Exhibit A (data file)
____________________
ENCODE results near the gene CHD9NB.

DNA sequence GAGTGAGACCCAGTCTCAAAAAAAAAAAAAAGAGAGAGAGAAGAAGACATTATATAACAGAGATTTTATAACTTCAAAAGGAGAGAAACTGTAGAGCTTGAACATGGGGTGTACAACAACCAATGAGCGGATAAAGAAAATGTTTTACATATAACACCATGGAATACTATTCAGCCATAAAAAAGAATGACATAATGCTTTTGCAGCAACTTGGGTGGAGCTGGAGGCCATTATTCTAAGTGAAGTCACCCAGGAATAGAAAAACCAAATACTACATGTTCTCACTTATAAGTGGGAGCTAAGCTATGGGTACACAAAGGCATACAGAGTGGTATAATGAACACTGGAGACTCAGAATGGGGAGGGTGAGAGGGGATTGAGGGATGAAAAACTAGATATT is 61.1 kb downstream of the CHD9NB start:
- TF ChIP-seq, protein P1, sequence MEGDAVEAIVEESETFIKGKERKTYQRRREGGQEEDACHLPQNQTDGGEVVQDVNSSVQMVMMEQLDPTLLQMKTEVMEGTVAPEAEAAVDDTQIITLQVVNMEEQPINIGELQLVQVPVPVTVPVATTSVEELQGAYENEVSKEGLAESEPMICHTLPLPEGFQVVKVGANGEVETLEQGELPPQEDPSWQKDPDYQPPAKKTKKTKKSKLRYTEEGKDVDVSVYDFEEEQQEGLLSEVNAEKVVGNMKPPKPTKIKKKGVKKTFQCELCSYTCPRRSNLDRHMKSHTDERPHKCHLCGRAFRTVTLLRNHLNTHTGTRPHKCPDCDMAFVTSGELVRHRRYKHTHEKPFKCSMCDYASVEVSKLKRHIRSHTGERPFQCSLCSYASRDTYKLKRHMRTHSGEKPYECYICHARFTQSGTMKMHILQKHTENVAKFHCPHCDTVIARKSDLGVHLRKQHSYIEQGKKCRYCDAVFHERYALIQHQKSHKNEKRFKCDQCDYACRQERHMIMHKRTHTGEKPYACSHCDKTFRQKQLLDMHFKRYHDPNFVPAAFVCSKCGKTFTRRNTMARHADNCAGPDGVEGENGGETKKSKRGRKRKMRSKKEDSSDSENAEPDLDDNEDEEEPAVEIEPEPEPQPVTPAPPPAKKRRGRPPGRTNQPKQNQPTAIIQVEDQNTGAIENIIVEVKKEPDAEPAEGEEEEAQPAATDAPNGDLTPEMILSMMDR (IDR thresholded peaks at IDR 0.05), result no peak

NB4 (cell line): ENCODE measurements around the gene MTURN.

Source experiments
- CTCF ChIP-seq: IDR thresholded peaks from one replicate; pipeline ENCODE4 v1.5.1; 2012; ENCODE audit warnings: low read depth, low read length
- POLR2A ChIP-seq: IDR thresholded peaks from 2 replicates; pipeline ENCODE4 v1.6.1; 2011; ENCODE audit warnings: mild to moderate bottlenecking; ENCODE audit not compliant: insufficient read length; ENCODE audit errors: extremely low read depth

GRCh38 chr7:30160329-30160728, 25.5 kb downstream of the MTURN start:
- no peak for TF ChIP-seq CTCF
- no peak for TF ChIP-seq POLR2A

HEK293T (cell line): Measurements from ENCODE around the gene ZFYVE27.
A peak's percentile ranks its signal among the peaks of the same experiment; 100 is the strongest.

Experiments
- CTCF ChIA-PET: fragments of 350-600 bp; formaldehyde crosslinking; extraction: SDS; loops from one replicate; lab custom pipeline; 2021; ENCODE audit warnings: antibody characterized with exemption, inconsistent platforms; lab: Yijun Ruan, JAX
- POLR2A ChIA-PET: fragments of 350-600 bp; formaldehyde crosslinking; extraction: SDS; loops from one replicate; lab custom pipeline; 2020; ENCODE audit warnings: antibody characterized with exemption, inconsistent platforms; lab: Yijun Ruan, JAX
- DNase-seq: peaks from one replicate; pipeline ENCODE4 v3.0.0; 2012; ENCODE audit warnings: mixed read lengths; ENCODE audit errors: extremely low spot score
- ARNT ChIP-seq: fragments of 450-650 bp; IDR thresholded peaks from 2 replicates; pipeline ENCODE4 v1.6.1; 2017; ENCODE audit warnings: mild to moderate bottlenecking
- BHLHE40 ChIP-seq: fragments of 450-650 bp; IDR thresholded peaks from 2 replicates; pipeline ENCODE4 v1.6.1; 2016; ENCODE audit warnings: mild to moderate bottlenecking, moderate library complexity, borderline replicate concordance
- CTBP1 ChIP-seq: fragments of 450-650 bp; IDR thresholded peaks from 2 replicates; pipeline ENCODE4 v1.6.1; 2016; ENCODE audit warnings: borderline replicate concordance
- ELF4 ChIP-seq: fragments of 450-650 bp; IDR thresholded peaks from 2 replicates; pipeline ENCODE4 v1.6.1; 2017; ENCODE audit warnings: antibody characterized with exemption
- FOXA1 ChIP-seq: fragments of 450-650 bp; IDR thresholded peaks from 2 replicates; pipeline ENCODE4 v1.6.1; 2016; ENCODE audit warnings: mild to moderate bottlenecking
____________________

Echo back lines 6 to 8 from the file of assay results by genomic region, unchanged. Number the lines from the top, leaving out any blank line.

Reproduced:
- CTCF ChIP-seq: IDR thresholded peaks from one replicate; pipeline ENCODE4 v1.5.1; 2012; ENCODE audit warnings: low read depth, low read length
- POLR2A ChIP-seq: IDR thresholded peaks from 2 replicates; pipeline ENCODE4 v1.6.1; 2011; ENCODE audit warnings: mild to moderate bottlenecking; ENCODE audit not compliant: insufficient read length; ENCODE audit errors: extremely low read depth

GRCh38 chr7:30160329-30160728, 25.5 kb downstream of the MTURN start: